Snow-covered winter weather presents a great opportunity for things like sledding down the neighborhood hill or snowball fights in the neighbor's yard. At the same time, winter weather can be hard on your home. Excessively cold conditions can cause the water lines in your house's plumbing system to freeze and burst, which could result in severe water damage and lasting negative effects.

If your pipes are covered in ice, you may want to contact a plumber in Albuquerque to fix them. Nevertheless, there’s multiple things you can do to keep this from happening – and even just a bit of prevention can go a long way.

What Pipes Are at Risk of Freezing

The pipes at the largest risk of freezing are exposed water lines. Prevalent locations for uncovered pipes are in attic crawlspaces, near exterior walls, in the basement or even running beneath a modular home. Water lines that are not correctly insulated are at the greatest risk.

How to Prevent Pipes from Freezing Over in Your Home

Sufficiently insulating uncovered water lines is a good first step to keeping your pipes free of ice. You’ll often find lots of these materials from the local plumbing company, and could also already have some somewhere in your home.

Be careful not to cover other flammable insulation materials where they may be caught on fire. If you don’t feel safe insulating the pipes on your own, contact your local plumbing services professional in Albuquerque to handle the job.

If you do prefer to insulate the pipes by yourself, common insulation materials for pipes are:

  • Wraps or roll insulation: Lots of plumbers, hardware stores and national retailers offer insulation – typically fiberglass, foam wraps or pipe sleeves – that you can wrap or fit around your pipes. They are supplied in differing lengths and sizes to fit the needs of your home.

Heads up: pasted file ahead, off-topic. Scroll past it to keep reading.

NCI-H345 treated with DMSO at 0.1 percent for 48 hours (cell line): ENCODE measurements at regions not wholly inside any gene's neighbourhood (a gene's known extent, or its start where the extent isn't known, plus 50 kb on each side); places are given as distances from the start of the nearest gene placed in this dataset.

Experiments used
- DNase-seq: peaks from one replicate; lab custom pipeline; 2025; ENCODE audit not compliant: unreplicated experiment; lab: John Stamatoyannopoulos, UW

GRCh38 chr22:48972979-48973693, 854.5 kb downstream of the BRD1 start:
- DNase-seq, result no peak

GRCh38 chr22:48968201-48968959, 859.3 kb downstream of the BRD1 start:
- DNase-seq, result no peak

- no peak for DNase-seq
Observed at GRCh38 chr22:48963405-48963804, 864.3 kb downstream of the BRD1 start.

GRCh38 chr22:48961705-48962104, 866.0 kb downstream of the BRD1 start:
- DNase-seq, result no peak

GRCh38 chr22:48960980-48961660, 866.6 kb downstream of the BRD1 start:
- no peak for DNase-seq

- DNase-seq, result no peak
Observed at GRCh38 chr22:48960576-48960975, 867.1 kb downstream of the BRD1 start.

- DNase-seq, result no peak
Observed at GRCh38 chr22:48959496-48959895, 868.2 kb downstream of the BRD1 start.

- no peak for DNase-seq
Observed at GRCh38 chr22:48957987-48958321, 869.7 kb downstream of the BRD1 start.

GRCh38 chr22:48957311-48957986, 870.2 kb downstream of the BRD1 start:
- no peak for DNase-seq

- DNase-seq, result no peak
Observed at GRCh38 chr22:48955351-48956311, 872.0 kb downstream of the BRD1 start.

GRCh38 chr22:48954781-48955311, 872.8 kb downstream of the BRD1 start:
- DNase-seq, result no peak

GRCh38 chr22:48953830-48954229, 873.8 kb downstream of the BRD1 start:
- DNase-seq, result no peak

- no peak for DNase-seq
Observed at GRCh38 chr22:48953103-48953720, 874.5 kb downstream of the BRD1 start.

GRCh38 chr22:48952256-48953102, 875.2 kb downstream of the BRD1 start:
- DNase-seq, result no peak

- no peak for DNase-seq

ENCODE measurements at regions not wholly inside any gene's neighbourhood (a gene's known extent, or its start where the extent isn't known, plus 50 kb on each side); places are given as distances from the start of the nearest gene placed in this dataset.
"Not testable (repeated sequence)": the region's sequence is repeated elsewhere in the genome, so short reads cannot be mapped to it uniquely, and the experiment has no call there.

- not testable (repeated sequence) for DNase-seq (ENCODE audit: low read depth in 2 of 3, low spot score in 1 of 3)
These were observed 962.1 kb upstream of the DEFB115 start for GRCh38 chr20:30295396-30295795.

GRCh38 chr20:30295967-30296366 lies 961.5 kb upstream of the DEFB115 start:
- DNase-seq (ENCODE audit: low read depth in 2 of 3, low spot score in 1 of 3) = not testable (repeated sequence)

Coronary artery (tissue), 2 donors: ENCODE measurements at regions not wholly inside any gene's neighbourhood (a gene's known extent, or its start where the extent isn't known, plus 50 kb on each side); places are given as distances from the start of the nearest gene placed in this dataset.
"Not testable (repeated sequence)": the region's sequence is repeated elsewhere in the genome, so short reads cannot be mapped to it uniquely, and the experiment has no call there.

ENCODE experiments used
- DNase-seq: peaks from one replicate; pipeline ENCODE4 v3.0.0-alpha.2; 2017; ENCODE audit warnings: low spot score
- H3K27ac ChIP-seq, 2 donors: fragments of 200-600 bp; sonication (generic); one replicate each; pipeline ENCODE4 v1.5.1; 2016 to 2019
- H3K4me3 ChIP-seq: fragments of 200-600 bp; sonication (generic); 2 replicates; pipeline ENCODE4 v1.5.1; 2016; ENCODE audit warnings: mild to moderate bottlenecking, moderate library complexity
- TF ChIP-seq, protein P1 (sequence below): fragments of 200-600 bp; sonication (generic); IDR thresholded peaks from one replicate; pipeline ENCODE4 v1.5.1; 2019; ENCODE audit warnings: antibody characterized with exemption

• Newspaper: To a decent degree, newspaper can be used for insulation. If the weather is going to get cold and you aren’t able to put in more insulation before then, consider covering uninsulated pipes in this.
  • Towels or rags: If you miss the opportunity to add insulation and don’t have any newspaper close by, wrapping notably vulnerable pipes with towels or clean rags as a last-ditch effort could be just enough to keep the cold air away from the pipes.

An additional preventative step you can take to prevent pipes from freezing in your home is to seal up any cracks that could permit cold air inside your home. Focus on the window frames, which can let in surprisingly powerful drafts. This not only will help to keep your pipes from freezing, but it will have the extra benefit of making your home more energy efficient.

Five More Ways to Keep Your Pipes from Freezing:

  • Open the cabinet doors. Opening the cabinet doors underneath the sinks and other spaces of your home with plumbing will enable more warm air from the rest of the room to get to the pipes.
  • Letting water drip. Letting water flow by letting your faucets move even a small amount can help prevent frozen pipes.
  • Open interior doors. By opening doors for rooms or hallways, your home can be heated more evenly. This is especially important if you have a room that is generally colder or hotter than other rooms.
  • Close the garage door. The exception to the open doors recommendation is the garage door, which you should keep down – particularly if your water lines run through the garage.
  • Keep the heat consistent. Experts recommend setting the thermostat at a stable temperature and leaving it alone, rather than permitting it to get lower at night. Set it no colder than 55 degrees.

How to Prevent Pipes from Freezing in an Unused Home

When you’re in your own home, it’s not difficult to recognize when something isn't right. But what additional steps can you take to keep pipes from freezing in an empty home or vacation home when the damage from a frozen pipe can remain unnoticed for days or even weeks?

As with your primary residence, adding insulation to any exposed water lines, opening interior doors inside the home and winterizing the vacant home are the basic steps to take.

Alternative Steps to Keep Pipes from Freezing in an Empty Home:

  1. Leave the heat on. Even though you aren’t going to be there, it’s best to leave the heat on – even if you turn the thermostat down lower than you would if you were there. As with a primary home, experts suggest keeping the temperature at no cooler than 55 degrees.
  2. Shut water off and drain the lines. If you’re going to be out of the house for an extended period of time or are winterizing a seasonal cabin or cottage, turning the water off to the house and emptying the water out of the water lines is a good way to prevent pipes from freezing and bursting. Try not to forget to flush the water out of all appliances, including the hot water heater, as well as the toilets. See to it that you clear out all the water from the system. If you're uncertain of how to drain the water from the pipes, or don’t feel confident doing it on your own, a plumber in Albuquerque will be delighted to help.